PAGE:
On the way in we noticed another sailboat anchored on the northern side close to the cliffs of Isla Partida. We pushed on to the anchorage at the eastern side of the gap near the fishing camp and dropped anchor in 7 meters of very clear water over a sandy bottom. A few minutes later Brenda and I spotted an inflatable dinghy headed our way from the other yacht. The closer it got the more familiar it looked and yes, it was Bob Carroll on one of his trips to the islands and this was his second day here if I got it right. After a short visit he was off to the other side of the passage. An hour later we saw Bob returning to his boat. Brenda and I had by then had lunch and soon shoved off in the Zodiac to do some exploring of our own. We rounded a makeshift buoy as Bob had advised to get around the first spit of land then motored along a channel between the two spits with the fishing camp on our left. The water was crystal clear. We then rounded the second spit and made for a tiny sheltered beach on the Espiritu Santo side. We spent about an hour on shore, with me occupying myself with taking photographs and Brenda looking at the fauna and flora, which included a dip in the water. There had been talk of a Chubasco ("... a violent but short-lived squall, usually accompanied by thunder, lightning, rain, and strong winds") reaching the La Paz area this afternoon but sometimes it is better to not worry about what might be and enjoy what is right now, and on that visit to the shore we were enjoying a splendid day with a mild sun and a gentle easterly breeze. On the way back we visited the camp and asked two men if they could sell us some fish. They replied that they didn't have any this day but would have some tomorrow.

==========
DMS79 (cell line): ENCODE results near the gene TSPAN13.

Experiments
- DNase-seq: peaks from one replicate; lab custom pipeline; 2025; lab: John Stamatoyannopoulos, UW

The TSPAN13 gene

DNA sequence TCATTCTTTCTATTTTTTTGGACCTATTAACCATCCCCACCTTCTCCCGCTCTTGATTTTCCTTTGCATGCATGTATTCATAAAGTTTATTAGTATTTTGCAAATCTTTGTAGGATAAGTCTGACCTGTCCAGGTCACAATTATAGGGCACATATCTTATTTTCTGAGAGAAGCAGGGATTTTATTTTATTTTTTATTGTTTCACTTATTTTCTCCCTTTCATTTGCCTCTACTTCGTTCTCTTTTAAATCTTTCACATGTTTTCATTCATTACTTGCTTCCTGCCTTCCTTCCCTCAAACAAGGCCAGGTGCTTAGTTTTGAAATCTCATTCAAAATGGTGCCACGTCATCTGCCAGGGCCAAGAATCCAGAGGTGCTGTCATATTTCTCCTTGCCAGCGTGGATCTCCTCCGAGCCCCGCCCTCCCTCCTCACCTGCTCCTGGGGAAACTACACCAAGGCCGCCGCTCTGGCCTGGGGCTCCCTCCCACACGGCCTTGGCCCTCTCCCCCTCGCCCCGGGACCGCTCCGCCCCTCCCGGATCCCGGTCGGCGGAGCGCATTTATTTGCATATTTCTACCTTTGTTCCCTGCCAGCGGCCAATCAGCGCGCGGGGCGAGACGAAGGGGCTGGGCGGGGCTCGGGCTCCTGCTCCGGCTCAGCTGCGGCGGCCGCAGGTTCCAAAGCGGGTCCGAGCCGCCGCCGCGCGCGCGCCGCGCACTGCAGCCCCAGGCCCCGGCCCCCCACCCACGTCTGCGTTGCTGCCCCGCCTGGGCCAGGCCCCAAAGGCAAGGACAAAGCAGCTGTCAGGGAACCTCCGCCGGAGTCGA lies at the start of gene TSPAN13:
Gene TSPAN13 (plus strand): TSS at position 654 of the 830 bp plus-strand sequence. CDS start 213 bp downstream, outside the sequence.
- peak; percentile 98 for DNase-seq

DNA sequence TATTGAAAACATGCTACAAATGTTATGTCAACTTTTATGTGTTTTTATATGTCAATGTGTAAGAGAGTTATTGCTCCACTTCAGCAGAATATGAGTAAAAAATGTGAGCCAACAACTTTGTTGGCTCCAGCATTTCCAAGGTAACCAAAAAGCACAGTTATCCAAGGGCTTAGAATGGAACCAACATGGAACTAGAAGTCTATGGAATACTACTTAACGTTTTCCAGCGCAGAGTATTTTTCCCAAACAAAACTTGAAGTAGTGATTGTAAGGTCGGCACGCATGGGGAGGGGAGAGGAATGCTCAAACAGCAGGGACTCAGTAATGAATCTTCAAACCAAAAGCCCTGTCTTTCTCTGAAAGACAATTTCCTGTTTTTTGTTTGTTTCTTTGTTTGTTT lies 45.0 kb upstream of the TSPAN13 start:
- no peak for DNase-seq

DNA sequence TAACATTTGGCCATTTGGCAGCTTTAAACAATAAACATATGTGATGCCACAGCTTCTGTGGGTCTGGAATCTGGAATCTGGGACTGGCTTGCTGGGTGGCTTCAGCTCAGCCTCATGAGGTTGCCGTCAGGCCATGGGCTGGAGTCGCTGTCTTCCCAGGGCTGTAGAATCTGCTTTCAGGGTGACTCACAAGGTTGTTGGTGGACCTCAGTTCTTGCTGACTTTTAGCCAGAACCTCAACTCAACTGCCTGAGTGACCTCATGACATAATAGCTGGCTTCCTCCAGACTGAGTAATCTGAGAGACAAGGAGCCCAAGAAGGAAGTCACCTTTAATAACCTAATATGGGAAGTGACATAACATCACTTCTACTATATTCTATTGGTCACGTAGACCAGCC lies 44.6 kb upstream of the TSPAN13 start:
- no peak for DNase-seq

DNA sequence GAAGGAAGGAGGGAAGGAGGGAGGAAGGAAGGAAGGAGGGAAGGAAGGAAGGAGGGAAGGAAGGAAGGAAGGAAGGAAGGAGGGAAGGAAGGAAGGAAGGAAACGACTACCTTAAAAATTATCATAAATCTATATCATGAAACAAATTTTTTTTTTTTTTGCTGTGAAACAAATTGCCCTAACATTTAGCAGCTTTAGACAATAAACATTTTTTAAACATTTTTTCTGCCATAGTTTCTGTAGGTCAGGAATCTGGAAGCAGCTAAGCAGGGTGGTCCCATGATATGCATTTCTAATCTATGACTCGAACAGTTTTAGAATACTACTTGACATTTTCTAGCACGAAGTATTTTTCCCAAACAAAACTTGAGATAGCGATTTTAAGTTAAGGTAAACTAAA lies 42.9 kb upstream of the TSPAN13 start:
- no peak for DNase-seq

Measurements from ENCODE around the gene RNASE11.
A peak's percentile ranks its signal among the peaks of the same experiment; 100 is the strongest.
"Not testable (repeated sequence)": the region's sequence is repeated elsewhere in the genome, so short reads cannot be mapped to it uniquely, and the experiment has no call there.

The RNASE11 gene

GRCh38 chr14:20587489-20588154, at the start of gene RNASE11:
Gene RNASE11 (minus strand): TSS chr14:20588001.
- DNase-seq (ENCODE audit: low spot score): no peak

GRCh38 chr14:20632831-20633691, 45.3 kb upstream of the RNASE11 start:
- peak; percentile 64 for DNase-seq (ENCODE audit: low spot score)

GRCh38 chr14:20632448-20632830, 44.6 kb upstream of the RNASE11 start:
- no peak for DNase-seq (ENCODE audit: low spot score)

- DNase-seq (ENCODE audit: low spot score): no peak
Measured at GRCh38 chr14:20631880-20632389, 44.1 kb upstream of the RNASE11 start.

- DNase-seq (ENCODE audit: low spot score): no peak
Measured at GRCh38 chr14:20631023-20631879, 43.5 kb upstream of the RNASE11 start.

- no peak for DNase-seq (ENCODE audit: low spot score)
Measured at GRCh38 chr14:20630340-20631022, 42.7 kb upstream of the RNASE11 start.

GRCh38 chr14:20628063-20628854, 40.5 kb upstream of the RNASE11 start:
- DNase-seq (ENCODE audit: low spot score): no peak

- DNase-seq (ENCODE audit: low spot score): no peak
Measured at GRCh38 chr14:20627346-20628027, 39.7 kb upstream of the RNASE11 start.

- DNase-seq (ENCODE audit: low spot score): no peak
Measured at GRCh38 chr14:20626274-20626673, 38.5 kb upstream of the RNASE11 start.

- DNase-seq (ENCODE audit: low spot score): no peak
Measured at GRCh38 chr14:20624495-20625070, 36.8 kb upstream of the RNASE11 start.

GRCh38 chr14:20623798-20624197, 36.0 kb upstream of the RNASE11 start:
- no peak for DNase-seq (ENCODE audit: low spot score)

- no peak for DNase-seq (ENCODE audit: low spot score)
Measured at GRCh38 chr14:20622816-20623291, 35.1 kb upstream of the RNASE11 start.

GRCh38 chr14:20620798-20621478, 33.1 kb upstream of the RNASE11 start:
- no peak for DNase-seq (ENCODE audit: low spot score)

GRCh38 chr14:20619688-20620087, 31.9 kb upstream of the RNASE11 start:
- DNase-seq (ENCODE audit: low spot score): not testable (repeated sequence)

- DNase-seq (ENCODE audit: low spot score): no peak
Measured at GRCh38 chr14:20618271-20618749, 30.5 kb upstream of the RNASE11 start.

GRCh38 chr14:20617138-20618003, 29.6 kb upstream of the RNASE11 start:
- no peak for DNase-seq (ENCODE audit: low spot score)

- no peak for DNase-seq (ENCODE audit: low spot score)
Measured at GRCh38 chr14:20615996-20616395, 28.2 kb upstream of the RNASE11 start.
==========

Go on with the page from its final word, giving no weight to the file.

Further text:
It was 2 PM by the time we returned to the boat. With the talk of the possibility of a Chubasco I took a few minutes to add my spare rode to the primary rode. I've only got 38 meters (118 ft) of 10 mm (3/8") chain as my primary rode and I'd feel much more comfortable with 60 meters. I learned in Port Townsend that metric chain is not available in the US so I decided to go with what I've got. What I do now is to lay down my anchor with the snubber taking the tension, then pull the tail of the chain onto the deck through the hawser pipe and shackle it to the 15 meters of chain of my spare rode with its 80 meters of 20 mm rope at the other end. So potentially I can pay out over 50 meters (164 ft) of chain and 80 meters (262 ft) of rope. In practice I'll pay out the chain only. If I start dragging and have to hold my ground my last resort will be to separate the 80 meters of rope from the chain and put it directly onto my 50 lb admiralty anchor as a second anchor.
In the late afternoon Brenda noticed that a catamaran had joined us at the anchorage, over closer to Bob at the north side.
The evening was picture perfect, with the lingering red hues of the sunset and almost still air. We enjoyed spotting the twin tips of manta rays and what we were sure was the heads of turtles coming up for air.
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